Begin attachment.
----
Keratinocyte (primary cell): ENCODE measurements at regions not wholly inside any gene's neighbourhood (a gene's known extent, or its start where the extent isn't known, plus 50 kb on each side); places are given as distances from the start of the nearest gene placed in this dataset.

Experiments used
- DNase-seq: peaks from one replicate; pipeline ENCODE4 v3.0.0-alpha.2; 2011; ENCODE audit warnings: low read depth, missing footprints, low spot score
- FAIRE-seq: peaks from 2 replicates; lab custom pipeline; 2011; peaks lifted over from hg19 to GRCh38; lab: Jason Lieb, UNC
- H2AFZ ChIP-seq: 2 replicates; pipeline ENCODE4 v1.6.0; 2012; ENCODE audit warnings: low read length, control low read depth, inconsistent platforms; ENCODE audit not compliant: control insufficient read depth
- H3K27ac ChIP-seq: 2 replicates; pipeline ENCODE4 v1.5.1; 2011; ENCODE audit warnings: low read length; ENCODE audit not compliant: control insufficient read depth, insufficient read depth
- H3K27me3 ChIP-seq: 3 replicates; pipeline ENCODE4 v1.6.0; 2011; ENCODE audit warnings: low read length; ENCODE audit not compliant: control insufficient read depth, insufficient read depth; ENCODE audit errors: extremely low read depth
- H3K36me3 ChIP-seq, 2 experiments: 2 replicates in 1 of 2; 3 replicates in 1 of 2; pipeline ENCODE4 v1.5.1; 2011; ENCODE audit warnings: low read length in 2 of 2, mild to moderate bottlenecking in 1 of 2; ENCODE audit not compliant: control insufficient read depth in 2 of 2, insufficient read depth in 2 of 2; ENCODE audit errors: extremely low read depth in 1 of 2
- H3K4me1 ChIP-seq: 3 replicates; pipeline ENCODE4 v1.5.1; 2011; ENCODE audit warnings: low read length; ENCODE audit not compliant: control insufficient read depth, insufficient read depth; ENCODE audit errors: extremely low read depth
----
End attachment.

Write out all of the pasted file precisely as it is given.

Keratinocyte (primary cell): ENCODE measurements at regions not wholly inside any gene's neighbourhood (a gene's known extent, or its start where the extent isn't known, plus 50 kb on each side); places are given as distances from the start of the nearest gene placed in this dataset.

Experiments used
- DNase-seq: peaks from one replicate; pipeline ENCODE4 v3.0.0-alpha.2; 2011; ENCODE audit warnings: low read depth, missing footprints, low spot score
- FAIRE-seq: peaks from 2 replicates; lab custom pipeline; 2011; peaks lifted over from hg19 to GRCh38; lab: Jason Lieb, UNC
- H2AFZ ChIP-seq: 2 replicates; pipeline ENCODE4 v1.6.0; 2012; ENCODE audit warnings: low read length, control low read depth, inconsistent platforms; ENCODE audit not compliant: control insufficient read depth
- H3K27ac ChIP-seq: 2 replicates; pipeline ENCODE4 v1.5.1; 2011; ENCODE audit warnings: low read length; ENCODE audit not compliant: control insufficient read depth, insufficient read depth
- H3K27me3 ChIP-seq: 3 replicates; pipeline ENCODE4 v1.6.0; 2011; ENCODE audit warnings: low read length; ENCODE audit not compliant: control insufficient read depth, insufficient read depth; ENCODE audit errors: extremely low read depth
- H3K36me3 ChIP-seq, 2 experiments: 2 replicates in 1 of 2; 3 replicates in 1 of 2; pipeline ENCODE4 v1.5.1; 2011; ENCODE audit warnings: low read length in 2 of 2, mild to moderate bottlenecking in 1 of 2; ENCODE audit not compliant: control insufficient read depth in 2 of 2, insufficient read depth in 2 of 2; ENCODE audit errors: extremely low read depth in 1 of 2
- H3K4me1 ChIP-seq: 3 replicates; pipeline ENCODE4 v1.5.1; 2011; ENCODE audit warnings: low read length; ENCODE audit not compliant: control insufficient read depth, insufficient read depth; ENCODE audit errors: extremely low read depth